Manholes are used in both sewage and stormwater applications to provide service workers with access to these systems during maintenance and repair operations. They were primarily made of brick and other masonry materials from the 1800s until the late 1990s. However, these manholes degrade over time, causing the bricks to eventually collapse. Concrete manholes are also subject to failure due to microbial-induced corrosion (MIC) from sanitary sewer gasses, especially hydrogen sulfide (H2S).
Engineers are currently in the process of rehabilitating manholes in utility systems by lining them with advanced materials. Here’s all the information you need on fixing manholes and carrying out rehabilitating projects.
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What is Manhole Rehabilitation?
Manhole rehabilitation is a process that protects and reinforces existing sewage manholes rather than replacing them; it helps companies save time and money. The process begins with engineers assessing the current conditions of the manhole, which often requires vacuum excavation.
The National Association of Sewer Service Companies (NASSCO) has developed a Manhole Assessment Certification Program (MACP) as the standard in North America for identifying and assessing defects. Inspectors must ensure manholes meet Occupational Safety and Health Administration (OSHA) standards, including Confined Space Entry (CSE). They use a variety of utility locator methods to accomplish this goal, including video pipe inspection, ground-penetrating radar (GPR) and light detection and ranging (LiDAR) technology.
Manhole Rehabilitation Options
The variety of options available for rehabilitating a manhole makes the selection of material a complex one. The choices can generally be classified into cementitious materials, polymers and cured-in-place pipe (CIPP).
Cementitious materials primarily include Portland cement (OPC) and calcium aluminates (CACs). The primary advantages of these materials are that they’re easy to apply, more cost-effective than other materials and generally provide adequate protection from chemical reactions. CACs have greater resistance to MIC than OPC, so they’re usually better choices for rehabilitating manholes. However, the best choice depends on a variety of factors such as the project budget, condition of the manhole and ability to dry the manhole.
Polymer manhole linings are composed of epoxies, polyurethanes or polyureas, which workers can apply by hand or spray applied. These materials provide the greatest resistance to chemical corrosion of all liner materials, but they’re also more expensive and difficult to apply. The lining system must be fully intact, which requires it to dry completely. This step is crucial for polymer linings because the interior surface of the manhole must be absolutely dry for the lining to provide complete protection. Meeting this requirement can be challenging because manholes are close to water.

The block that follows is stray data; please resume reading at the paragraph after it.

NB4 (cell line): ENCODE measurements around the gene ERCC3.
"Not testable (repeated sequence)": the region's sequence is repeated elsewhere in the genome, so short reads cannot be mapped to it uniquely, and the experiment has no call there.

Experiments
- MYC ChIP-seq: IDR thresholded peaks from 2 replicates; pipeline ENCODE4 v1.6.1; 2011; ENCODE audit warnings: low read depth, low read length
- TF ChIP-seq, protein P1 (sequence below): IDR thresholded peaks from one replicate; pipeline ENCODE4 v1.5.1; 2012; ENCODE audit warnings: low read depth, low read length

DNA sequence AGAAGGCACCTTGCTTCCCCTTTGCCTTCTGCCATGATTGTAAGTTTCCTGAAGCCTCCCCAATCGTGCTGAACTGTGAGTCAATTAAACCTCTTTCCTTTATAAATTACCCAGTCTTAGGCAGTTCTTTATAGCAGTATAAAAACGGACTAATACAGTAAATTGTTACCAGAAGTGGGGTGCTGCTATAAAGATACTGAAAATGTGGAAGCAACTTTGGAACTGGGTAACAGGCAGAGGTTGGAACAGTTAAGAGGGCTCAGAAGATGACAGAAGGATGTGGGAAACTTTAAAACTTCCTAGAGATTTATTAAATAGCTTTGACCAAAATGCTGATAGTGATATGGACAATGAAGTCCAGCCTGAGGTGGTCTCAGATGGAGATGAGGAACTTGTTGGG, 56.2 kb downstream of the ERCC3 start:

A manhole with significant corrosion will also require repair before applying the polymer, which generally involves using a cementitious mortar to rebuild the manhole back to its original shape. This process requires several days to complete because high-strength cement is required to support the polymer lining. Proper curing also requires a certain humidity and temperature range, so weather conditions are critical for this step.
Workers must also spark test linings to ensure they don’t have any pinholes. This process involves the use of a metal rod connected directly to the manhole. Any pinholes in the lining will complete an electrical circuit with the rod, causing it to spark. Pinholes prevent the liner from being as chemically resistant as it should be and will require workers to repair the liner before placing it into service. If installation proceeds as planned, however, polymer linings provide manholes with greater protection than other options.
A CIPP rehabilitation typically requires the manhole to be at least 3 ft in diameter. It must be large enough to accommodate the entire system in addition to the larger crew and equipment required. Workers must seal the bottom of the manhole to keep material out of the space between the manhole and CIPP liner during the installation. A CIPP liner also needs a wet outlet over the manhole, and some installations require workers to remove the manhole chimney to allow access to the manhole’s full diameter.
The CIPP method is less common than other alternatives because it creates a greater ecological footprint. However, it’s still the most viable option for some projects.
A complete replacement may be a better option for a manhole that’s badly damaged and has poor structural integrity. This process requires workers to dig out the manhole and replace it with an entirely new structure, which is usually made of precast concrete or high-density polyethylene (HDPE).
Reliable Underground Services – SoftDig
SoftDig is highly experienced in Utility Locating and Subsurface Utility Engineering projects. Check out some of our recent work with manhole catch basin details. Contact us today to learn more about how we can help you with your project. Contact us today at (610) 738-8762 or request an estimate online.